SUNY Buffalo has joined the ranks of the increasing number of colleges and universities hiring sustainability directors.
Now begins the hard part for these employees, tasked with making campuses more environmentally friendly.
‘Climate neutrality’ in 19 years
The goals set by University at Buffalo (UB) chief sustainability officer Ryan McPherson are ambitious and challenging. As the first employee of his kind in the SUNY system, he admits there will be a learning curve to shaping the new position to actually achieve what’s called for in the job description.
In 2007, UB was one of the first schools in the country to sign the American College and University President’s Climate Commitment. Under that agreement, UB will try to achieve climate neutrality by 2030, meaning the school will offset its entire environmental impact, like carbon emissions.
At a place like UB, with two campuses, a combined 40,000 students and employees - many of whom commute daily with single occupancy vehicles - McPherson must orchestrate massive changes to meet the stipulations of the agreement.
He’s also joining an institution with a thick tangle of bureaucracy, at both the local level and from SUNY in Albany, as he charts the course of the embryonic sustainability officer position.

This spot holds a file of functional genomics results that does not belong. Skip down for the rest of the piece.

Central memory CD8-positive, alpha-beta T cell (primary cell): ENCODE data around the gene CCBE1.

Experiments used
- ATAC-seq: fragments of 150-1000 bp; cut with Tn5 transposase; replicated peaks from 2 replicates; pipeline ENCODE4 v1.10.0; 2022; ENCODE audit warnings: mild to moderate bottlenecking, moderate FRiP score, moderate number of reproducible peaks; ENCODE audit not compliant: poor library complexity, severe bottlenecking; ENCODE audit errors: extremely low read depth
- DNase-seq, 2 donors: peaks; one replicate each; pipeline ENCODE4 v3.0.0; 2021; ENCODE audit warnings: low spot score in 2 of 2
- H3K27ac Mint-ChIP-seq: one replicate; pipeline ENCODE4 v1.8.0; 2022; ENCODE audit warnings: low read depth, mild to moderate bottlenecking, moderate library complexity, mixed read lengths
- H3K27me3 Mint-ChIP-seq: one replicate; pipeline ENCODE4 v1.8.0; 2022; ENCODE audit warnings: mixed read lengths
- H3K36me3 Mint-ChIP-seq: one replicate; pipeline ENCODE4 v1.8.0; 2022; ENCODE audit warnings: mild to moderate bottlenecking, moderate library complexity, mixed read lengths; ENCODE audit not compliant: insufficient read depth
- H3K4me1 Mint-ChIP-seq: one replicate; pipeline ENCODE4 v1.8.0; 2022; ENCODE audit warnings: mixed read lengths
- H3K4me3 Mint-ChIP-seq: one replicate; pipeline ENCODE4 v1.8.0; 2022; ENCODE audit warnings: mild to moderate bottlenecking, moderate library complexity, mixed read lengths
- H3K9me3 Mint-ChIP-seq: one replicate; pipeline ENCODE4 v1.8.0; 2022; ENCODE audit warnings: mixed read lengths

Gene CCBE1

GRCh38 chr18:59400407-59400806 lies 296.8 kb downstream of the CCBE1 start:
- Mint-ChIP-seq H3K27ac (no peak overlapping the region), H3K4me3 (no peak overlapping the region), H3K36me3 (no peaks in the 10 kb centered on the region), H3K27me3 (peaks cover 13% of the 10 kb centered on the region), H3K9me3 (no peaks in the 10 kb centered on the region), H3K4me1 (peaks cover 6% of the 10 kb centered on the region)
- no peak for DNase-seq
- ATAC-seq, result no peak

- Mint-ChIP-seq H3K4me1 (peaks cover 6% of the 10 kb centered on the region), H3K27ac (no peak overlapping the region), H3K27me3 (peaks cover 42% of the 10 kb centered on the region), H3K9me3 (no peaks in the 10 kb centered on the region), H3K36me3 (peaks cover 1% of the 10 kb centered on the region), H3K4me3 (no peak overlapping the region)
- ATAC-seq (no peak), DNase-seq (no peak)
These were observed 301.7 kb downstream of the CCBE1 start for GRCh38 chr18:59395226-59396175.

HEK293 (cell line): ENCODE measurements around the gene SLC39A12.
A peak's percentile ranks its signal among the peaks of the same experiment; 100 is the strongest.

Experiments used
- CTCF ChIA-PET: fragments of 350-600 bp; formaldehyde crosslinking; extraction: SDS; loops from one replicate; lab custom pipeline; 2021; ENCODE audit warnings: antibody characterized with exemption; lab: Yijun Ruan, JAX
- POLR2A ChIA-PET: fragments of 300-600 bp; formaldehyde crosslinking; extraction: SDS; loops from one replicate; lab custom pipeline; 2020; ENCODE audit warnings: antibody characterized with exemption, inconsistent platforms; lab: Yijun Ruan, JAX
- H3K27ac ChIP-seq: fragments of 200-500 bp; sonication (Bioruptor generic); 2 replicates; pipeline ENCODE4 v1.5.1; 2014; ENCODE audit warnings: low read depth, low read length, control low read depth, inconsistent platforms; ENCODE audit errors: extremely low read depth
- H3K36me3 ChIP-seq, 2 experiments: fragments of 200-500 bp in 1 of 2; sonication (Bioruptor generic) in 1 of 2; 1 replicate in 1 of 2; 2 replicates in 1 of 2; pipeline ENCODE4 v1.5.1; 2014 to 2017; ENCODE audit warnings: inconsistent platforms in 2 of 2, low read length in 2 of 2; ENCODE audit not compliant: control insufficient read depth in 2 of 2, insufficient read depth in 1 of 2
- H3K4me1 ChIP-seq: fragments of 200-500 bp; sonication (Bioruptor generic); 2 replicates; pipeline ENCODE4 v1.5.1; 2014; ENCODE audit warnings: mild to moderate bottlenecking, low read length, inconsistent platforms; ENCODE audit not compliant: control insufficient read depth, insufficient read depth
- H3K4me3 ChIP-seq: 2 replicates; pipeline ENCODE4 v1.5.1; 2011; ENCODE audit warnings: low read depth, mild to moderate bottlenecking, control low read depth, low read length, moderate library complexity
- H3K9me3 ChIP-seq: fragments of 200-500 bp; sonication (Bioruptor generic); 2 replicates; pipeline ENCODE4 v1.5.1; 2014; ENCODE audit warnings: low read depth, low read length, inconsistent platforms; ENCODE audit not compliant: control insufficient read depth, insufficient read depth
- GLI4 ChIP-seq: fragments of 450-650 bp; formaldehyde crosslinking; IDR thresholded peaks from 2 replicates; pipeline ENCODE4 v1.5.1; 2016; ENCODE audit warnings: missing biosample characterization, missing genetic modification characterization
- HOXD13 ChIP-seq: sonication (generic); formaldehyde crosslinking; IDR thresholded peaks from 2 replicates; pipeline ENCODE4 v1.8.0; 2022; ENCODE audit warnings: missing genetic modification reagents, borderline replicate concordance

Even if the school were to do everything right, achieving the 2030 goal is wrought with uncertainty, says McPherson.
“We wouldn’t presume to think that we know what’s going to happen between now and 2030,” he says.
A role for higher education
If UB meets its goal, it will likely do so in scant company, as the majority of schools globally haven’t signed on. But McPherson says the planet’s poor environmental condition means that somebody has to try to design a way to operate large human institutions in manner that doesn’t continue the current path of unsustainable consumption and pollution.
“Higher education has been a leader in many different movements. If you look back over history you see a strong fostering of those types of things,” McPherson says.
McPherson will attempt to sell and incentivize the “greening” of the campus as a money saver - a strategy that has baited other large institutions the past few years, he says.
“I don’t think [other places undertaking sustainability plans] are doing that because it’s the right thing to do. I think some are - and that’s laudable and great. I think they’re looking at it with a bottom line. They’re realizing that there’s too much wasted money and too wasted resources and that there’s a smarter way to do things here,” he says.
McPherson isn’t starting from scratch, he’s inheriting UB’s detailed Climate Action Plan and a list of greenlit projects. For instance, UB hopes to complete a strand of solar panels that will provide electricity for its 700 or so student apartments before the year is out.